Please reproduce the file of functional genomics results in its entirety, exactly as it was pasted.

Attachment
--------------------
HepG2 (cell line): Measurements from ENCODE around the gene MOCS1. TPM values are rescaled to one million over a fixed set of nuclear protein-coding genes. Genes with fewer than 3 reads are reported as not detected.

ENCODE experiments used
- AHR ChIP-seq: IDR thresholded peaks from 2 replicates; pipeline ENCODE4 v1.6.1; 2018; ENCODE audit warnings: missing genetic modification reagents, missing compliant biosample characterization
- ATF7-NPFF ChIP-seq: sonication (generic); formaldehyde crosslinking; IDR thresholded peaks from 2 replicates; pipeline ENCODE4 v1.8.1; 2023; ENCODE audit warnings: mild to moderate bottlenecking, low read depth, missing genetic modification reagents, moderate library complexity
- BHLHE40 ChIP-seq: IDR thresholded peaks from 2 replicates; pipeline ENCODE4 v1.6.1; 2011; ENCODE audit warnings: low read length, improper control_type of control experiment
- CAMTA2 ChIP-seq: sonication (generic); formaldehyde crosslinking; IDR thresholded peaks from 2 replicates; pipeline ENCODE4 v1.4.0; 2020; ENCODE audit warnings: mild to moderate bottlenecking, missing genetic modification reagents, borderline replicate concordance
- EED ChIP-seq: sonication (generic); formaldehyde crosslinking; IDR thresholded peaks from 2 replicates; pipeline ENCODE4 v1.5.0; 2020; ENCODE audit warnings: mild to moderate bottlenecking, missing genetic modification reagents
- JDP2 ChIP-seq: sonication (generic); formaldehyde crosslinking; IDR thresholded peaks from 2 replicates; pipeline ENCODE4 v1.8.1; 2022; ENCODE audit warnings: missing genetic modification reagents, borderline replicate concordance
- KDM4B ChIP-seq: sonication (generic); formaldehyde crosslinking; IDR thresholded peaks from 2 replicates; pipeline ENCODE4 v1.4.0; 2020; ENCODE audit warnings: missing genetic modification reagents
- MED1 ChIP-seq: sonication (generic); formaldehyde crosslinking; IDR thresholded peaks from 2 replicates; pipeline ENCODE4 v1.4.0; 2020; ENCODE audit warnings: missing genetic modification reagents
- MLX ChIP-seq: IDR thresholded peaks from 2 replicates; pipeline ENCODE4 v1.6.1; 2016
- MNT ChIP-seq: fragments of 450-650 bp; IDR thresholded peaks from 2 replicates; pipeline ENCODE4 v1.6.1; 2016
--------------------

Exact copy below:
HepG2 (cell line): Measurements from ENCODE around the gene MOCS1. TPM values are rescaled to one million over a fixed set of nuclear protein-coding genes. Genes with fewer than 3 reads are reported as not detected.

ENCODE experiments used
- AHR ChIP-seq: IDR thresholded peaks from 2 replicates; pipeline ENCODE4 v1.6.1; 2018; ENCODE audit warnings: missing genetic modification reagents, missing compliant biosample characterization
- ATF7-NPFF ChIP-seq: sonication (generic); formaldehyde crosslinking; IDR thresholded peaks from 2 replicates; pipeline ENCODE4 v1.8.1; 2023; ENCODE audit warnings: mild to moderate bottlenecking, low read depth, missing genetic modification reagents, moderate library complexity
- BHLHE40 ChIP-seq: IDR thresholded peaks from 2 replicates; pipeline ENCODE4 v1.6.1; 2011; ENCODE audit warnings: low read length, improper control_type of control experiment
- CAMTA2 ChIP-seq: sonication (generic); formaldehyde crosslinking; IDR thresholded peaks from 2 replicates; pipeline ENCODE4 v1.4.0; 2020; ENCODE audit warnings: mild to moderate bottlenecking, missing genetic modification reagents, borderline replicate concordance
- EED ChIP-seq: sonication (generic); formaldehyde crosslinking; IDR thresholded peaks from 2 replicates; pipeline ENCODE4 v1.5.0; 2020; ENCODE audit warnings: mild to moderate bottlenecking, missing genetic modification reagents
- JDP2 ChIP-seq: sonication (generic); formaldehyde crosslinking; IDR thresholded peaks from 2 replicates; pipeline ENCODE4 v1.8.1; 2022; ENCODE audit warnings: missing genetic modification reagents, borderline replicate concordance
- KDM4B ChIP-seq: sonication (generic); formaldehyde crosslinking; IDR thresholded peaks from 2 replicates; pipeline ENCODE4 v1.4.0; 2020; ENCODE audit warnings: missing genetic modification reagents
- MED1 ChIP-seq: sonication (generic); formaldehyde crosslinking; IDR thresholded peaks from 2 replicates; pipeline ENCODE4 v1.4.0; 2020; ENCODE audit warnings: missing genetic modification reagents
- MLX ChIP-seq: IDR thresholded peaks from 2 replicates; pipeline ENCODE4 v1.6.1; 2016
- MNT ChIP-seq: fragments of 450-650 bp; IDR thresholded peaks from 2 replicates; pipeline ENCODE4 v1.6.1; 2016